I congratulate the hon. Member for Newham, North-East (Mr. Leighton) on his presentation of the case for Newham. If promotion to partnership status were based just on the energy, persistence and eloquence of Newham councillors and Members, Newham would have been promoted some time ago; however, the Government have to take other factors into account.
1226 As the hon. Member said, the case has been put to me on several occasions and, more recently, on 10 March, to my hon. Friend the Under-Secretary. I have been to Newham several times and have had a guided tour with the both the hon. Member for Newham, North-East and the hon. Member for Newham, North-West (Mr. Bank.). I have met leaders of the council on several occasions, and through my contact with the London Docklands development corporation, I have an insight into some of the difficulties that the hon. Gentleman mentioned. I would not dissent from some of his analysis, although he will not expect me to endorse his criticisms of the Government.
We accept the need for Newham to be given help to take advantage of opportunities for urban regeneration and to tackle the social, housing, economic and educational difficulties in the borough. Sadly, these problems are not peculiar to Newham. They are shared with many inner-London and a few other outer-London boroughs, but I accept that they are present in acute form in Newham; that underlines the need for priority to be given to the borough in distributing any additional resources.
While recognising the strength of Newham's case for partnership status, we consider it important that existing partnership and programme authorities should receive support that is sufficiently substantial and long terra to underwrite a full programme of projects, so that a real impact can be made on the ground and an assessment made of the relative merits of different types of projects.
Limited urban programme resources have meant that we have had to restrict the number of partnership and programme authorities to avoid spreading resources too thinly. Total urban programme resources are constrained and there is little likelihood in the immediate future of further partnership or programme authorities being created. I know that this will come as a disappointment to the hon. Gentleman, and to Newham, but I can assure him that this is something that we keep under review, and that Newham's case will be given priority if and when changes are made. This does not mean that we are currently ignoring Newham's problems or refusing to help the borough. Help is being offered to Newham in a number of ways.
The hon. Member ended by referring to rate support grant and the rates, but he was on fairly thin ice there. Under the 1986–87 settlement, we were willing to increase Newham's rate support grant by £21.8 million—that is, 34.7 per cent. — over 1985–86, for spending at the assumed level of a 3.4 per cent. increase on 1985–86 levels. We estimated that Newham's expenditure would increase by 14.5 per cent. largely due to abolition of the GLC. The proposed settlement would have allowed for a rate reduction of some 14 per cent. Unfortunately, Newham has chosen to increase spending by as much as 26 per cent., and it has therefore inflicted on its ratepayers the largest rates increase— 12 per cent—in London. The hon. Gentleman must accept that that represents an opportunity lost to ease the burden on local residents and business and to encourage enterprise. I mention this only because the hon. Gentleman spoke in a somewhat provocative way in that regard.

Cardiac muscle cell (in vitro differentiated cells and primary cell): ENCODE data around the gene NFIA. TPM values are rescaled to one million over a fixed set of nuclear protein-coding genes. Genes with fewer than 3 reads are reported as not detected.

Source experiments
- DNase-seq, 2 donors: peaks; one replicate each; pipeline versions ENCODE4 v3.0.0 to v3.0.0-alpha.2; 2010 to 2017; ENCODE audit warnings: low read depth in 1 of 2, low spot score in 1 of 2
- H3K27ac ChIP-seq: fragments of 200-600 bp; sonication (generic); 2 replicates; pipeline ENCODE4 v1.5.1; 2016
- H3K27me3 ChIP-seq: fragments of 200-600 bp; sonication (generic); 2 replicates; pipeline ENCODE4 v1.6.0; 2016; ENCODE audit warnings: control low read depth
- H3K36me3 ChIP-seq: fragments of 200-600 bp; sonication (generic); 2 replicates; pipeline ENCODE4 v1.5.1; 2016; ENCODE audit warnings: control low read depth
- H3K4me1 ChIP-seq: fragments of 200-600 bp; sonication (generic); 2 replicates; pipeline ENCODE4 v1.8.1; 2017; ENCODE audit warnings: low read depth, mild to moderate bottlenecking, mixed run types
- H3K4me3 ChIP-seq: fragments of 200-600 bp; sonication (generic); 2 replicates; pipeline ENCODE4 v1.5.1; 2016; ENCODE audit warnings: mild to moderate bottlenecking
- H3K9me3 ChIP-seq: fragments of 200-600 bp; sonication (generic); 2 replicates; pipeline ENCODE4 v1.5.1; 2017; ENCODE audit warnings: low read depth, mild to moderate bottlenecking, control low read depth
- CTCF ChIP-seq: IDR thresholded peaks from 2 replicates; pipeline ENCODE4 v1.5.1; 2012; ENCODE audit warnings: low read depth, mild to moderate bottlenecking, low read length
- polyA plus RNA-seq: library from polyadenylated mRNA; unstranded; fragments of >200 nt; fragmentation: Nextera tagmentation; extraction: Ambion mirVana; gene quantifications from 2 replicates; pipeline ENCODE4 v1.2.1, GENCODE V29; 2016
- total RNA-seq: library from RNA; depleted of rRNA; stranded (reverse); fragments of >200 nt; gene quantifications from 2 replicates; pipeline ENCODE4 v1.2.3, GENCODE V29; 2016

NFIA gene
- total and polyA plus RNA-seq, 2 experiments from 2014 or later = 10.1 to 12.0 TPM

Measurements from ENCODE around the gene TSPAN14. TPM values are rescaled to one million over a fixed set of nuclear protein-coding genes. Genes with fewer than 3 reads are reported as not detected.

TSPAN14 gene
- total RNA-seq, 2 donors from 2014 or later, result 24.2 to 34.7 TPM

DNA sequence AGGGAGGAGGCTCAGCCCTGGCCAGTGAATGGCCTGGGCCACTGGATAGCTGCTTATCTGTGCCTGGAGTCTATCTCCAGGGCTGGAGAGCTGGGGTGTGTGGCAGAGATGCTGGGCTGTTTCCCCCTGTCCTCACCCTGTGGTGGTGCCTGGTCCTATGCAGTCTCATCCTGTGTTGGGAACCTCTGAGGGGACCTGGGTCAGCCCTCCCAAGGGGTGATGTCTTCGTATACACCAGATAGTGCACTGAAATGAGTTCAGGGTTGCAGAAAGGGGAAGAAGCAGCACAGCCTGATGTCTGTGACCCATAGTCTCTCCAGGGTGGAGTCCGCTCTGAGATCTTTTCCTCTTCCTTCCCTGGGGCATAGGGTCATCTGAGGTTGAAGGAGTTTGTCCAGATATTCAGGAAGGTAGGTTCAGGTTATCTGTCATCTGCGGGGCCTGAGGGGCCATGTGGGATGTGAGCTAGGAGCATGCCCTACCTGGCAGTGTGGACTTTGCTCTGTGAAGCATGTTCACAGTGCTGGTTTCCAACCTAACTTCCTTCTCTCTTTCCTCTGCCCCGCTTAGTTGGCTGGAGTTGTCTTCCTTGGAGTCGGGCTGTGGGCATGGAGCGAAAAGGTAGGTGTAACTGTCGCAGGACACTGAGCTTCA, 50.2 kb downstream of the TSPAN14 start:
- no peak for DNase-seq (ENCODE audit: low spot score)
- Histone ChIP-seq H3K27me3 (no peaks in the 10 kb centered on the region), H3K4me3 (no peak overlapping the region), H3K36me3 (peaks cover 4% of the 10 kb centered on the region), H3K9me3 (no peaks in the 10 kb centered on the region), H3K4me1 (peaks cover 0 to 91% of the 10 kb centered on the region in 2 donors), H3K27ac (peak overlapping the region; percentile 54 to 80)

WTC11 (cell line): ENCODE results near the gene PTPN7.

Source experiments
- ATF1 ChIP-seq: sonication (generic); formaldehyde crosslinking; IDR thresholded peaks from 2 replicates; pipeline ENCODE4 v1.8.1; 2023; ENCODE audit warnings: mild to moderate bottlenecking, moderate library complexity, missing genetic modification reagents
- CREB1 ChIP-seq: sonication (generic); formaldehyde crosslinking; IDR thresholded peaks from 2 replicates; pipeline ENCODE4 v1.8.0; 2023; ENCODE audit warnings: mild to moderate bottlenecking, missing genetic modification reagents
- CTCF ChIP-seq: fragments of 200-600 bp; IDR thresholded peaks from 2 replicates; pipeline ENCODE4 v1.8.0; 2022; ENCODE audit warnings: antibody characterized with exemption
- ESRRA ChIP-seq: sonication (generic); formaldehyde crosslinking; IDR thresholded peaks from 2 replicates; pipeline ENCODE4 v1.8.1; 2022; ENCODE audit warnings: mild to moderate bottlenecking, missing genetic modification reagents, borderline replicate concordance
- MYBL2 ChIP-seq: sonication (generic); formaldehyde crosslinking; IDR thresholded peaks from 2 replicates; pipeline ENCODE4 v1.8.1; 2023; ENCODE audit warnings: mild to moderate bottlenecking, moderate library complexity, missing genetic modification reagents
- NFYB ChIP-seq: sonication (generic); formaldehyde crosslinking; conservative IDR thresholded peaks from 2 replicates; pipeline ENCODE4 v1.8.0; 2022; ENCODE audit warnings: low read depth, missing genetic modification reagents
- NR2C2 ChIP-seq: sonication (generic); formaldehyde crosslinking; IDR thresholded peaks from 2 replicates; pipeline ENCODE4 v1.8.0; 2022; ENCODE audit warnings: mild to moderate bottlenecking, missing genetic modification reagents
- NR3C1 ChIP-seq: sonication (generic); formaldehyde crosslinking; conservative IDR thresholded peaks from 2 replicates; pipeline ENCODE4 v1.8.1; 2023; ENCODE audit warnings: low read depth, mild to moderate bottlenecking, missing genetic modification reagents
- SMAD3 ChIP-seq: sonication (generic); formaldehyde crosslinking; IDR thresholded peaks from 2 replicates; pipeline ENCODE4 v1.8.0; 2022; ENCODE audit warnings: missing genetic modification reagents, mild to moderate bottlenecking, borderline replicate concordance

We are determined to help Newham to tackle its urban problems in a number of specific ways. It is an "other designated district" in urban programme language and is making good use of its powers under the Inner Urban Areas Act, with the aid of grant from the Department.
1227 In 1985–86 we approved 79 projects, attracting grant of nearly £360,000. Of those approvals, more than a third were rent grants for start-up businesses taking space in the Stratford workshops—the old Plessey works, which had been converted to provide 93 small managed workshop units. I recently approved a project to provide additional workshop space at the Shalom employment action centre, with grant support of £47,000. That centre is aimed at the long-term unemployed. The majority of users are from Asian or Afro-Caribbean backgrounds and special provision is also being made for the young unemployed.
In relation to the traditional urban programme, £694,000 was allocated in 1985–86, compared with £264,000 the previous year. There were exceptional reasons, due to underspend elsewhere, and I cannot hold out any prospect of such a large increase this year. Nevertheless, that was a substantial sum to help industrial and commercial projects in Newham. Quite a few of the projects were aimed directly at ethnic minority groups. At the top of the list, approvals for children's holiday projects worth nearly £32,000 were given and the Department is making more than £500,000 available to help Newham to support voluntary bodies previously backed by the GLC.
§ Mr. Tony Banks (Newham, North-West)
We are grateful for the various packages offered by the Government, but does the Minister accept that, as Newham is the second most deprived local authority area in England, the resources received from the Department are inadequate to deal with our problems?
§ Sir George Young